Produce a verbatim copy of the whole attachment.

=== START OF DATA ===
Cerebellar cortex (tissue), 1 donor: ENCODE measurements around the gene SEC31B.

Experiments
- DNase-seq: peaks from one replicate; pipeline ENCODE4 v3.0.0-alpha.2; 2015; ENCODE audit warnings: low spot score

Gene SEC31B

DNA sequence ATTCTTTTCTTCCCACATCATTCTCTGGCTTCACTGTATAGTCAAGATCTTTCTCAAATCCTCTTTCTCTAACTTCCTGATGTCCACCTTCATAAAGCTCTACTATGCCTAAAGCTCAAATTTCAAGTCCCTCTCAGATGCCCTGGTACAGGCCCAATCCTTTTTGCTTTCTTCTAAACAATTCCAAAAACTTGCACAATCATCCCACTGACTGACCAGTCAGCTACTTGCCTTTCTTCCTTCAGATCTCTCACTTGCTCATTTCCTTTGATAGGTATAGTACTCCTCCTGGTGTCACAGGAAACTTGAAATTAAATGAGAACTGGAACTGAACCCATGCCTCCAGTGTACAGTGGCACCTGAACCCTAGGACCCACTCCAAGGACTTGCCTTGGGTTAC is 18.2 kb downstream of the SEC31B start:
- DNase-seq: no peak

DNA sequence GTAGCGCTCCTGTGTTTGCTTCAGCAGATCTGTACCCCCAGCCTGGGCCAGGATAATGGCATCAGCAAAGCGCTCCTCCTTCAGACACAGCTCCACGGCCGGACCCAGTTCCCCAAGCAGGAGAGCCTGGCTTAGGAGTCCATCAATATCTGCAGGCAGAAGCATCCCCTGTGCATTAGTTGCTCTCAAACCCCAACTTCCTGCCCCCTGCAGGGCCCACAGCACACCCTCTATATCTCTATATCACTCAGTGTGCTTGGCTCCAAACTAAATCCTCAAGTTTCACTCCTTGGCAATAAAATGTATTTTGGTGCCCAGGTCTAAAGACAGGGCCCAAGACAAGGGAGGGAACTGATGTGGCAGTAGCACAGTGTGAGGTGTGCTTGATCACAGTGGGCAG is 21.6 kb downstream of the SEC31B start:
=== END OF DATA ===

Cerebellar cortex (tissue), 1 donor: ENCODE measurements around the gene SEC31B.

Experiments
- DNase-seq: peaks from one replicate; pipeline ENCODE4 v3.0.0-alpha.2; 2015; ENCODE audit warnings: low spot score

Gene SEC31B

DNA sequence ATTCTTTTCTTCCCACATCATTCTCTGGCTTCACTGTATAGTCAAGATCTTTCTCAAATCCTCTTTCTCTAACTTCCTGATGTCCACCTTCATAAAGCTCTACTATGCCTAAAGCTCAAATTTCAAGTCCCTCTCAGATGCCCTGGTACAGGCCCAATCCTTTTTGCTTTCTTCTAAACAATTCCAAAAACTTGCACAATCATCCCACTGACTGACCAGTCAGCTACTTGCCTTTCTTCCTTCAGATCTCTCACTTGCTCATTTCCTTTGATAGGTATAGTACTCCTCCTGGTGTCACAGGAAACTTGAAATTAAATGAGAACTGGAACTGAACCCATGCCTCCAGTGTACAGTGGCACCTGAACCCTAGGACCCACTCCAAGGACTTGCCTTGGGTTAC is 18.2 kb downstream of the SEC31B start:
- DNase-seq: no peak

DNA sequence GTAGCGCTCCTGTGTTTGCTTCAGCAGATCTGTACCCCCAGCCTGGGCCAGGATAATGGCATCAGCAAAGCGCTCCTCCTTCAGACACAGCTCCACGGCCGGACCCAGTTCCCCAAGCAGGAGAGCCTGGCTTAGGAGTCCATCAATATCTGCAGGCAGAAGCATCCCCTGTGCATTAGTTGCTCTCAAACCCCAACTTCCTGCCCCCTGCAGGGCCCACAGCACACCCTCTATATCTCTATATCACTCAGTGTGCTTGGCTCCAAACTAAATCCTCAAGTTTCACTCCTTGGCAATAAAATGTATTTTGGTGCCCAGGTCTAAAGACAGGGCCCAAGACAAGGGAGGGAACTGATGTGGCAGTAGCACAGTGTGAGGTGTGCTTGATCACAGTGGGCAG is 21.6 kb downstream of the SEC31B start: